School-based citizen-science can be a powerful means to engage youth in environmental education, yet developing robust science curricula around citizen-science activities is tremendously challenging. Prior research provides limited examples and very little guidance for curriculum designers. To support the designers of school-based citizen-science curricula, this research article presents a participant-observation case study of designer thinking and processes in creating and integrating in-class curriculum with citizen-science fieldwork. Interviews, observations, and documents of designer work aimed at supporting middle school students’ learning of climate change were analysed to gain insight into designer thinking, challenges, and resolutions. Findings indicate how designer work evolved through various measures, including appraisal by external advisors, inspiring examples, surveys of teachers’ implementations, and written pre-post assessments of student learning throughout the phases of analysis, development, and evaluation of the curriculum. Four key considerations for designing school-based citizen-science curricula emerged from the data: creating the learning environment around the fieldwork; tackling concerns about data quality and utility; making scientist-designed fieldwork engaging to students; and balancing scientific and educational goals. These considerations are discussed in light of relevant literature, and educational implications for design and research are presented.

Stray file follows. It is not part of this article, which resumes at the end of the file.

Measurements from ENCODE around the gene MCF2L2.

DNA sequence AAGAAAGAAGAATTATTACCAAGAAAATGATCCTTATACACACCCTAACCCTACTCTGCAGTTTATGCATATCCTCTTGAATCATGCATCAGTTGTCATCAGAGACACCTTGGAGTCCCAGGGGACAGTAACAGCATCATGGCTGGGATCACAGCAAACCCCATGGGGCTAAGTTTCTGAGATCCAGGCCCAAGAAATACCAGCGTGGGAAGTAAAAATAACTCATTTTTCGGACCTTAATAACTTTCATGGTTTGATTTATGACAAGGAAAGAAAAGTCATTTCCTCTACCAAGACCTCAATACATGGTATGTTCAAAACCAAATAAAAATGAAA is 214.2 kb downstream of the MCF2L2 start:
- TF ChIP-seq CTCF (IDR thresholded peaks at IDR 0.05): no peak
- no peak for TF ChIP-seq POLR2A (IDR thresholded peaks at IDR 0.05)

- case study
- curriculum design